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Aves bird of the week - Secretarybird - Sagittarius serpentarius.


The Secretarybird - Sagittarius serpentarius - is a large, mostly terrestrial bird of prey Endemic to Africa. It is usually found in the open grasslands and savannah in sub-Saharan Africa. The majestic Secretarybird is in serious decline and is now classified as Globally Vulnerable.


The Secretarybird is instantly recognizable as having an eagle-like body on crane like legs. They have rounded wings and in flight it resembles a crane more than a bird of prey. The bird gets its name from its crest of long feathers that look like the quill pens of 19th century office workers used to tuck behind their ears. It is basically dove-grey in color, with black on the wings, thighs and elongated central tail feathers. It has an eagle like head with a short, down-curved bill is backed by an area of bare, red and yellow skin. The tail has two elongated central feathers that extend beyond the feet during flight. Sexes exhibit very little sexual dimorphism, although the male has longer head plumes and tail feathers.


The Secretary bird walks well on its long legs, and will walk roughly 40km per day. It finds most of its food on the ground and will stamp on grass tussocks to scare up lizards, grasshoppers, and small mammals or birds. Adults hunt in pairs, stalking through the habitat with long strides. Prey consists of insects, snakes, other reptiles, amphibians, tortoises, rats and other small mammals as well as young game birds. It also waits near fires, eating anything it can that is trying to escape. Secretary Birds have two distinct feeding strategies that are both executed on land. They can either catch prey by chasing it and striking with the bill, or stamping on prey until it is rendered stunned or unconscious enough to swallow.


Secretarybirds pair for life and are remarkably faithful to their nest site. The nest is generally placed on top of a tree, usually an acacia. During courtship, they exhibit a nuptial display by soaring high with undulating flight patterns and calling with guttural croaking. Males and females can also perform a grounded display by chasing each other with their wings up and back, much like the way they chase prey.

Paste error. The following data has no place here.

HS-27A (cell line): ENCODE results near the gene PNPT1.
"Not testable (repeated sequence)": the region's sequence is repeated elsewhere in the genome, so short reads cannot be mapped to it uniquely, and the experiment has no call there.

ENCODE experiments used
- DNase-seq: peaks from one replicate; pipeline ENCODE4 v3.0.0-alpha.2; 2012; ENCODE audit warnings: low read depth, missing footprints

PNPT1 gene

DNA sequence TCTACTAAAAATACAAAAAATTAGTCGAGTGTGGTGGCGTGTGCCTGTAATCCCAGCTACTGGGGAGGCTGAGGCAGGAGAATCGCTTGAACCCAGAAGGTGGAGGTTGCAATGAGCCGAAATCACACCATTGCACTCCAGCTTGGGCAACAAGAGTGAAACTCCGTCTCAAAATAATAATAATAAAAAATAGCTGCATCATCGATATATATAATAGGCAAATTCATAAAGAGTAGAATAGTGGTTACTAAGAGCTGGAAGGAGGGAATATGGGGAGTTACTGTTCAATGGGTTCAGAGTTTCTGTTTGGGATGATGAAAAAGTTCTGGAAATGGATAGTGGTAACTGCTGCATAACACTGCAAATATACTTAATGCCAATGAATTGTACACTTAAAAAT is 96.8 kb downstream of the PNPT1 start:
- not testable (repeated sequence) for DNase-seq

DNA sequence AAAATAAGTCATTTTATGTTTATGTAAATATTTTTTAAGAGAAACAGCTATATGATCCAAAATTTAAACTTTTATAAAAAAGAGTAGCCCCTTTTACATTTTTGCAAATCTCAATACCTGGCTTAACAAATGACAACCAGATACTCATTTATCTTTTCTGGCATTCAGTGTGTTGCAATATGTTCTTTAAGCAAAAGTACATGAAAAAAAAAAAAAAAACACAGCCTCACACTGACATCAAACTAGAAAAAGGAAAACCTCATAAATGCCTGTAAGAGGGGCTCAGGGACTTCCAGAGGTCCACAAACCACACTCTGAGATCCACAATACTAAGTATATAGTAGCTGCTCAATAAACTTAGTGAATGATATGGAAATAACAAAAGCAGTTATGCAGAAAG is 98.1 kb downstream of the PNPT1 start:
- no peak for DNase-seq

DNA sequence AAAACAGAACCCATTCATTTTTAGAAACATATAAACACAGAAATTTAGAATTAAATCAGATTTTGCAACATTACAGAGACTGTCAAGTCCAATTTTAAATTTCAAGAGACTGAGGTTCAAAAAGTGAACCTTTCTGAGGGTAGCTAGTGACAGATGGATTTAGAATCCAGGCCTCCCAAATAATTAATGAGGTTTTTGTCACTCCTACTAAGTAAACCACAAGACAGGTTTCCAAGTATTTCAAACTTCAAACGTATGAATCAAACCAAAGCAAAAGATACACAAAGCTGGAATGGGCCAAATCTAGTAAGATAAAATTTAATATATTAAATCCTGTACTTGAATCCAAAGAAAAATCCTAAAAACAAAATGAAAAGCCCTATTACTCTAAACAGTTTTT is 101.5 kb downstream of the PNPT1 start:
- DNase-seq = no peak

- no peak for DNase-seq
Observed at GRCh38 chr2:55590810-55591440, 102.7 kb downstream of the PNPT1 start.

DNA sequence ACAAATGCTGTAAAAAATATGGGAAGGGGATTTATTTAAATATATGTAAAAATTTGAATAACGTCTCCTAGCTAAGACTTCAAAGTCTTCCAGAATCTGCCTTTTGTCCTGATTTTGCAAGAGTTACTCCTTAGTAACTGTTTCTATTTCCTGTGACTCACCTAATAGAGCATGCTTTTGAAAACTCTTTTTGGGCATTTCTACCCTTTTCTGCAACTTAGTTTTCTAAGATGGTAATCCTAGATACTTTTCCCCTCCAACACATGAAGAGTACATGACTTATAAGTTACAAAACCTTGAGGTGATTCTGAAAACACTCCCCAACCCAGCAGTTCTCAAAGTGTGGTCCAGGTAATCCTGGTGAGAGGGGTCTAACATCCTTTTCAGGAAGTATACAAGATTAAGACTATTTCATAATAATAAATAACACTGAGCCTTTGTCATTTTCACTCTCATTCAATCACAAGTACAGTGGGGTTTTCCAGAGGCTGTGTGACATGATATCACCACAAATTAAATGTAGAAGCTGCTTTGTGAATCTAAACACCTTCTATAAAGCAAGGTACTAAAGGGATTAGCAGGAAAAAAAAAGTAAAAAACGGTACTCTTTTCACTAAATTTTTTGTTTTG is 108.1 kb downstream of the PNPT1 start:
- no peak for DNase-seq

Secretarybirds lay two to three oval, rough textured, pale-green/white eggs over the course of two to three days. The eggs are incubated primarily by the female for 45 days. Both the parents feed the young and are fed liquefied and regurgitated insects directly by the male or female and are eventually weaned to small mammals and reptile fragments regurgitated onto the nest. At 60 days, the young start to flap their wings, and by 65 to 80 days are able to fledge.

The Secretarybird has traditionally been admired in Africa for its striking appearance and ability to deal with pests and snakes. Africans sometimes call it the Devil's Horse. As such it has often not been molested, although this is changing as traditional observances have declined.

Conservation Status - Globally Vulnerable.

The Secretarybird was uplisted from Near-threatened to Vulnerable. In South Africa there is considerable concern about the conservation status of the species. A preliminary analysis of SABAP1 and SABAP2 data shows a considerable reduction in the areas this species previously occupied. This is probably mostly due to habitat loss and habitat degredation, but other threats such as power lines collisions are also taking their toll.


Ask Aves Birding Tours to create a tour for you to see these majestic birds or book on one of the following Aves Birding Tours/Safaris/Adventures: -

Aves Arid Birding Tour / Safari /Adventure.

Aves Eastern Cape Birding Tour / Safari /Adventure.

Aves Highlands / Tembe Birding Tour / Safari / Adventure.

Aves KZN Birding Tour / Safari / Adventure.

Aves North East Birding Tour / Safari / Adventure.

Aves North West Birding Tour / Safari / Adventure.

Aves Western Cape Birding Tour / Safari / Adventure.

Aves West Coast Birding Tour / Safari /Adventure.


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